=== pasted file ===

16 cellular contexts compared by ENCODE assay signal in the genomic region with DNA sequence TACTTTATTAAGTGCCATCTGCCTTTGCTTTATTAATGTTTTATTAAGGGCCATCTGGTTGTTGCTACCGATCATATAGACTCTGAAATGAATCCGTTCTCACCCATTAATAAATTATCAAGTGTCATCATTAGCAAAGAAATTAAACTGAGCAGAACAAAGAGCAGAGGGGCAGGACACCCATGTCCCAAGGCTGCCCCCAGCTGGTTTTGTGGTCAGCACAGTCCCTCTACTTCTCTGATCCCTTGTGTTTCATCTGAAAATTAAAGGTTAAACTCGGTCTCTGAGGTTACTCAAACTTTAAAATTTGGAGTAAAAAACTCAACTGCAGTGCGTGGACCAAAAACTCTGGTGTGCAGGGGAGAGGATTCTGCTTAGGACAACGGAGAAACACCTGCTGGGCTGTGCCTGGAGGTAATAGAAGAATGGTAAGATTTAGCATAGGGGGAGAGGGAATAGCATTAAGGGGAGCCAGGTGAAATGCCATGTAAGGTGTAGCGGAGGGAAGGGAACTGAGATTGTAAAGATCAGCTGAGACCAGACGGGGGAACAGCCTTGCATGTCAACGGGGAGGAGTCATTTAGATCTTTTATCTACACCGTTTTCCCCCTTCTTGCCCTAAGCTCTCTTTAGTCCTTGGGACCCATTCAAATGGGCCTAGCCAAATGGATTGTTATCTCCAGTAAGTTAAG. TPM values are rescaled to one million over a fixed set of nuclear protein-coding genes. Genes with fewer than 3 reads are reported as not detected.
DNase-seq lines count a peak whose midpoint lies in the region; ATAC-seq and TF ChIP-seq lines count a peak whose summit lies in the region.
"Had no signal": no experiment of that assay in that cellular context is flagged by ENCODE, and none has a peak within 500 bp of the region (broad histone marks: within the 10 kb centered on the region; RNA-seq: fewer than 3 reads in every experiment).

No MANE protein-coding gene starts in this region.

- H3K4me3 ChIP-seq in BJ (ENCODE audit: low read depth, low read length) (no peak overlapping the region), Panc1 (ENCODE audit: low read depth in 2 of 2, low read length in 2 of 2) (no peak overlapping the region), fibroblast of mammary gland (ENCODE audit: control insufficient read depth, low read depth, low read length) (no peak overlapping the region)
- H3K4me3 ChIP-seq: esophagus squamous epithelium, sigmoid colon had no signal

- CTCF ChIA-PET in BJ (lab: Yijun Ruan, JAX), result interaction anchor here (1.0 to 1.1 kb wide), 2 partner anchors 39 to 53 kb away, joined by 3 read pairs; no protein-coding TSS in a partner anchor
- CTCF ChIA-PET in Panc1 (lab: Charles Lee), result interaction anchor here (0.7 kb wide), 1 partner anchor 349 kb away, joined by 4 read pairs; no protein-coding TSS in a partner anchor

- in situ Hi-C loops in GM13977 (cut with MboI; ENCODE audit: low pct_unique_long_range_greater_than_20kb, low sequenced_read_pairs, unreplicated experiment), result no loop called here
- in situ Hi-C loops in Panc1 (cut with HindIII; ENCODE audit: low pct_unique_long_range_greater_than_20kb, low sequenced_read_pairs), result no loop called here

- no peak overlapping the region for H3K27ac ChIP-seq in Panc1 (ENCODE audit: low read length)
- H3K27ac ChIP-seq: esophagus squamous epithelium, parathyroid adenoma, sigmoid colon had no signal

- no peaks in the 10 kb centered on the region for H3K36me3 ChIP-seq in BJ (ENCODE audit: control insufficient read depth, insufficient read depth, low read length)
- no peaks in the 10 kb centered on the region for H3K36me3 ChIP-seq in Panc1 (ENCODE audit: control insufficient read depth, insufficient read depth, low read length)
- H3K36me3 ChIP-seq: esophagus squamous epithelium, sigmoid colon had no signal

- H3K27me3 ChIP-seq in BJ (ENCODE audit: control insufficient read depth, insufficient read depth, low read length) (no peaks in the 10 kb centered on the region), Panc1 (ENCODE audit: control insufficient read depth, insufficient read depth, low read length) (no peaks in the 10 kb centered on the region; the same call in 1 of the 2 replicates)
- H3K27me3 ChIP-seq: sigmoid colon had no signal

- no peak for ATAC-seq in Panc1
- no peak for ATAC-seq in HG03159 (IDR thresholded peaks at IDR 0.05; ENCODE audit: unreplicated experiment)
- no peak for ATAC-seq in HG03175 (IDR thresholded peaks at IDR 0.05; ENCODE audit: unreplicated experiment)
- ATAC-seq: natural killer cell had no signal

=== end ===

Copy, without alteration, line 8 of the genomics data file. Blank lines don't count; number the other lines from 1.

- CTCF ChIA-PET in Panc1 (lab: Charles Lee), result interaction anchor here (0.7 kb wide), 1 partner anchor 349 kb away, joined by 4 read pairs; no protein-coding TSS in a partner anchor